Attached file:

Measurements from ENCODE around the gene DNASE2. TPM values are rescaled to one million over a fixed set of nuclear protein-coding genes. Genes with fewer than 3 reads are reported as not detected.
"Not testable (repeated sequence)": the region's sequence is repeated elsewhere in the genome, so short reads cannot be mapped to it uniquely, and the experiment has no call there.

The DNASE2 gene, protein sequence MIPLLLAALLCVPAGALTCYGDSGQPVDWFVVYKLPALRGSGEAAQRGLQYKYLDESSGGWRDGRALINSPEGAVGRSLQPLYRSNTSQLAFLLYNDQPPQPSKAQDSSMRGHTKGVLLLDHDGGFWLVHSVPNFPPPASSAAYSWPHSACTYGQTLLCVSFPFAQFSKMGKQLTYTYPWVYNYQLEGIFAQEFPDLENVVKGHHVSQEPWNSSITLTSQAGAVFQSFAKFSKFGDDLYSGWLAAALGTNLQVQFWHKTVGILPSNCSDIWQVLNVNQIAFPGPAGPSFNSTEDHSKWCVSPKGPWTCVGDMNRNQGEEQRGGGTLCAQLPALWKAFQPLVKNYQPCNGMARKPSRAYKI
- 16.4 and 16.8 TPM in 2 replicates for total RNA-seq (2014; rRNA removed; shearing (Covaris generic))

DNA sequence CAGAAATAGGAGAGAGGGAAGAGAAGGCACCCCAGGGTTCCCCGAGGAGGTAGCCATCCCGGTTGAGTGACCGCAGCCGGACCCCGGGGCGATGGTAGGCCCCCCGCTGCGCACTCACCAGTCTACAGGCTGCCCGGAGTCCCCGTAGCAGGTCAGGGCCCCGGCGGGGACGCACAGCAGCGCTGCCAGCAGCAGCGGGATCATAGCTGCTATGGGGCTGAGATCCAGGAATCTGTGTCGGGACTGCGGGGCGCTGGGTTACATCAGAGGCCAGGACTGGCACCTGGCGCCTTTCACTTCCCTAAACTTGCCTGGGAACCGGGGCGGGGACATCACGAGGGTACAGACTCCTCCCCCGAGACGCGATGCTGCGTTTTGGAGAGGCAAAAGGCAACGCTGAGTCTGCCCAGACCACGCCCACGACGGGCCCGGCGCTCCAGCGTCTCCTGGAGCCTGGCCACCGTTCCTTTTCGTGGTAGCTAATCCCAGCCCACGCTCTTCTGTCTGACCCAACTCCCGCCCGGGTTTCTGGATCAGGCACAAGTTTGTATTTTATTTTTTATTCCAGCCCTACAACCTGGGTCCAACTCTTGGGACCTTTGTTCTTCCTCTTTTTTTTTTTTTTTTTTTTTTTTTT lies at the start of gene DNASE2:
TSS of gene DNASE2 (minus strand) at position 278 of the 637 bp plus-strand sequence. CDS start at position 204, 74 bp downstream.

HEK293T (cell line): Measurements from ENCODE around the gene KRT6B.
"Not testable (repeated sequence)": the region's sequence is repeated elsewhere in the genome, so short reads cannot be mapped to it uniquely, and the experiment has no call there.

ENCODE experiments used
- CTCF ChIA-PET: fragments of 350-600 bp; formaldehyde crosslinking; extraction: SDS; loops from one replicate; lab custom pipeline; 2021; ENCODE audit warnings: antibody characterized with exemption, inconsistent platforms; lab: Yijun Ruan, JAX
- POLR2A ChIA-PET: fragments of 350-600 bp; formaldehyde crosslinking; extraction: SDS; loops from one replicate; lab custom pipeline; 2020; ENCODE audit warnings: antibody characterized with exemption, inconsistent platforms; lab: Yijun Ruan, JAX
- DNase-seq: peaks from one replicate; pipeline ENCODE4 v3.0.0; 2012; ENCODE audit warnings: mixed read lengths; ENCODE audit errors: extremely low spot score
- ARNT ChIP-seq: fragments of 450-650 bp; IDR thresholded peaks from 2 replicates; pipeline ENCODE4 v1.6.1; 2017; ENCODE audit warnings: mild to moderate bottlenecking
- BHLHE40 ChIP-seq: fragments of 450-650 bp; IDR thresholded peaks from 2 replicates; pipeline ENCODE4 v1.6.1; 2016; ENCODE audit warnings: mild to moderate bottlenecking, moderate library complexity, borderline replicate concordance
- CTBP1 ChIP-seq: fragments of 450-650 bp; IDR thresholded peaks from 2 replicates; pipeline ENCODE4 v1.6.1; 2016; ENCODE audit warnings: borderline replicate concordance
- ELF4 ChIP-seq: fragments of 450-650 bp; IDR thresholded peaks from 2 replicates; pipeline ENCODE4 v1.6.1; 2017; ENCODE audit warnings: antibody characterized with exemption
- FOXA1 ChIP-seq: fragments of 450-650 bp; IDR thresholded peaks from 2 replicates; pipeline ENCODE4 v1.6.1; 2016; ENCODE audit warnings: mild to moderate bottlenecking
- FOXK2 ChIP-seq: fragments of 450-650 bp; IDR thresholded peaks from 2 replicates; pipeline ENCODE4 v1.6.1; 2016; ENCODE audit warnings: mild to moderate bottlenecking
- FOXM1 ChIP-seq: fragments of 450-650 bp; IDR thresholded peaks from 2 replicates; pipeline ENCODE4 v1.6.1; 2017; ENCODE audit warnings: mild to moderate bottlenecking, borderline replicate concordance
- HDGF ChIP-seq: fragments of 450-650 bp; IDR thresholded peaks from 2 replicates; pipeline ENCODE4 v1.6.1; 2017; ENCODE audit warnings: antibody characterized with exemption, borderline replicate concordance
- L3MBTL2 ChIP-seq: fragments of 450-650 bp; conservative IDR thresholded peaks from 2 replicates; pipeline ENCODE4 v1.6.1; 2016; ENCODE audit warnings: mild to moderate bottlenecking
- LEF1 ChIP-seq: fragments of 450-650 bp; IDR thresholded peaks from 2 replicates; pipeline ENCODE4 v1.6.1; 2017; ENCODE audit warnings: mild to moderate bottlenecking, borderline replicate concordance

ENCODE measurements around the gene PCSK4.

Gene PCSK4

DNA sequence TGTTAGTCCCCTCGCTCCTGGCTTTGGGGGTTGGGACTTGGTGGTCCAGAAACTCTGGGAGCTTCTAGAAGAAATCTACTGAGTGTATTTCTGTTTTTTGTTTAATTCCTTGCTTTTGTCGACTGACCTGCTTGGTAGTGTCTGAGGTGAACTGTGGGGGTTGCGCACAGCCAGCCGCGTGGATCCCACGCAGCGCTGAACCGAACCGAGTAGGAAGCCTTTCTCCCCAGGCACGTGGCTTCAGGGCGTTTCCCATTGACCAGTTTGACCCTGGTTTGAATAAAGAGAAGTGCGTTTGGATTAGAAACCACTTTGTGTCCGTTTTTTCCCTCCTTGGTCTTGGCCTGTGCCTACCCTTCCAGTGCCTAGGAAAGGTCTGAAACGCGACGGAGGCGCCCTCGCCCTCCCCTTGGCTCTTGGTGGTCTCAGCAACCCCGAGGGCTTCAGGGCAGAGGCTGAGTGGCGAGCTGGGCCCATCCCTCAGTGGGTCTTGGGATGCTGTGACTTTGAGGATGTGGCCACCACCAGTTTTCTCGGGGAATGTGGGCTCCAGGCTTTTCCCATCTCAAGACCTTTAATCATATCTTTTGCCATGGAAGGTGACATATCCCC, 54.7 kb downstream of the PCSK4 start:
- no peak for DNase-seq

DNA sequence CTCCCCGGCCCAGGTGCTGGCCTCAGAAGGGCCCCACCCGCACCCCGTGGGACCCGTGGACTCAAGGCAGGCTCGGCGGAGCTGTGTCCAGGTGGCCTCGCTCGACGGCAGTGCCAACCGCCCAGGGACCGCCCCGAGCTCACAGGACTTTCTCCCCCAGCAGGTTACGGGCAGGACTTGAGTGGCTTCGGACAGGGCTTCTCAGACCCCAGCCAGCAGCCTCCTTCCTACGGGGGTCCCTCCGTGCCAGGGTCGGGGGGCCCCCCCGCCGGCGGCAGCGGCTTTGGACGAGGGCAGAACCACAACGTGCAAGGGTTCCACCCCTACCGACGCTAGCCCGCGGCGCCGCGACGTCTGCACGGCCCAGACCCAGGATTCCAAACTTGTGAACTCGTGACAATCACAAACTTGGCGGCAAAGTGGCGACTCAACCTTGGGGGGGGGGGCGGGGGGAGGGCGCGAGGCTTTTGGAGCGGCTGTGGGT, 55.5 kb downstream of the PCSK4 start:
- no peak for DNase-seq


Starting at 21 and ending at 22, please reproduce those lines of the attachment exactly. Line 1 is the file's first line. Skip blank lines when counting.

- L3MBTL2 ChIP-seq: fragments of 450-650 bp; conservative IDR thresholded peaks from 2 replicates; pipeline ENCODE4 v1.6.1; 2016; ENCODE audit warnings: mild to moderate bottlenecking
- LEF1 ChIP-seq: fragments of 450-650 bp; IDR thresholded peaks from 2 replicates; pipeline ENCODE4 v1.6.1; 2017; ENCODE audit warnings: mild to moderate bottlenecking, borderline replicate concordance